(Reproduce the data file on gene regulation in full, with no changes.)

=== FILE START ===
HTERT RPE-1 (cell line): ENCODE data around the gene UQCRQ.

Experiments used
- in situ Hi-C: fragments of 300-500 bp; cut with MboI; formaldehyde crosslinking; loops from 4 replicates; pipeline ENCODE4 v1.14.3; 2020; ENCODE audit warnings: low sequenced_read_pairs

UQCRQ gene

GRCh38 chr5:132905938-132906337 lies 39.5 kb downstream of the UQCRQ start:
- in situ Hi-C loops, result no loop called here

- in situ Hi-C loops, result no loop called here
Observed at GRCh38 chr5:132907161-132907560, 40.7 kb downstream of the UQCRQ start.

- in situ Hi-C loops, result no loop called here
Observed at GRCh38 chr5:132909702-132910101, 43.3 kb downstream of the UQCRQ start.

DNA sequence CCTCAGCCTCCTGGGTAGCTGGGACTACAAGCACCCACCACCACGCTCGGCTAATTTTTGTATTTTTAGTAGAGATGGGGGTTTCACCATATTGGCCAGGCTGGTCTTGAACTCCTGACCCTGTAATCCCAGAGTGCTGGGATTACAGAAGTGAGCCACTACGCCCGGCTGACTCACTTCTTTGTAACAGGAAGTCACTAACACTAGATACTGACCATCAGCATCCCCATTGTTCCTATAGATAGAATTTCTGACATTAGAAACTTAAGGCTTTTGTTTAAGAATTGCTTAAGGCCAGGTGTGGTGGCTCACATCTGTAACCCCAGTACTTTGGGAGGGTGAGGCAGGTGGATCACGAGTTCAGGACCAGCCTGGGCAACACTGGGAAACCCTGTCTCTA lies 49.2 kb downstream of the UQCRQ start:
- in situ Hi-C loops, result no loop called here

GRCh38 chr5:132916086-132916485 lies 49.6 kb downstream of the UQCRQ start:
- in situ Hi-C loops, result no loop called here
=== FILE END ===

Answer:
HTERT RPE-1 (cell line): ENCODE data around the gene UQCRQ.

Experiments used
- in situ Hi-C: fragments of 300-500 bp; cut with MboI; formaldehyde crosslinking; loops from 4 replicates; pipeline ENCODE4 v1.14.3; 2020; ENCODE audit warnings: low sequenced_read_pairs

UQCRQ gene

GRCh38 chr5:132905938-132906337 lies 39.5 kb downstream of the UQCRQ start:
- in situ Hi-C loops, result no loop called here

- in situ Hi-C loops, result no loop called here
Observed at GRCh38 chr5:132907161-132907560, 40.7 kb downstream of the UQCRQ start.

- in situ Hi-C loops, result no loop called here
Observed at GRCh38 chr5:132909702-132910101, 43.3 kb downstream of the UQCRQ start.

DNA sequence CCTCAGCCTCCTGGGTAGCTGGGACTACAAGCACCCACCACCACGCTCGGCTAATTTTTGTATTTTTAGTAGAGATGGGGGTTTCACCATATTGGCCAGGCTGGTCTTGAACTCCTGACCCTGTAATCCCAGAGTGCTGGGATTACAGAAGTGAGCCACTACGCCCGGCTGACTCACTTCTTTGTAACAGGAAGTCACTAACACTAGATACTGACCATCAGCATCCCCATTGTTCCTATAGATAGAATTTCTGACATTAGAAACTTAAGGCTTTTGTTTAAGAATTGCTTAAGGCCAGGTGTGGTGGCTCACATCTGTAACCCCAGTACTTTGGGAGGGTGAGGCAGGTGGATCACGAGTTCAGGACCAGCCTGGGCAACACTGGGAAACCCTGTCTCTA lies 49.2 kb downstream of the UQCRQ start:
- in situ Hi-C loops, result no loop called here

GRCh38 chr5:132916086-132916485 lies 49.6 kb downstream of the UQCRQ start:
- in situ Hi-C loops, result no loop called here